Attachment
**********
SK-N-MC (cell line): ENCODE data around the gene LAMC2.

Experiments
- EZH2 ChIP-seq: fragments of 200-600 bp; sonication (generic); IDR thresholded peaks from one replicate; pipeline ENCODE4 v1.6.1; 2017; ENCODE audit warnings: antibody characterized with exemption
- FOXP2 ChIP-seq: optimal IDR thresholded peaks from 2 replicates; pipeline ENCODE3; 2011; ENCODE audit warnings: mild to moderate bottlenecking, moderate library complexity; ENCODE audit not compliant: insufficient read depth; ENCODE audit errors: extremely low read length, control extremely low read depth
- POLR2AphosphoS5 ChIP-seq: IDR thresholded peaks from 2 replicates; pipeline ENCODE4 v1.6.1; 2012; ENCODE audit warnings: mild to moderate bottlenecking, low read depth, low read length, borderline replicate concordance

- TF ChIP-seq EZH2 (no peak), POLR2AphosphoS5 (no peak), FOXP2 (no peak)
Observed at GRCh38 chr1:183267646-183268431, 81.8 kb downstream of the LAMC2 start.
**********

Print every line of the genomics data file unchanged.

SK-N-MC (cell line): ENCODE data around the gene LAMC2.

Experiments
- EZH2 ChIP-seq: fragments of 200-600 bp; sonication (generic); IDR thresholded peaks from one replicate; pipeline ENCODE4 v1.6.1; 2017; ENCODE audit warnings: antibody characterized with exemption
- FOXP2 ChIP-seq: optimal IDR thresholded peaks from 2 replicates; pipeline ENCODE3; 2011; ENCODE audit warnings: mild to moderate bottlenecking, moderate library complexity; ENCODE audit not compliant: insufficient read depth; ENCODE audit errors: extremely low read length, control extremely low read depth
- POLR2AphosphoS5 ChIP-seq: IDR thresholded peaks from 2 replicates; pipeline ENCODE4 v1.6.1; 2012; ENCODE audit warnings: mild to moderate bottlenecking, low read depth, low read length, borderline replicate concordance

- TF ChIP-seq EZH2 (no peak), POLR2AphosphoS5 (no peak), FOXP2 (no peak)
Observed at GRCh38 chr1:183267646-183268431, 81.8 kb downstream of the LAMC2 start.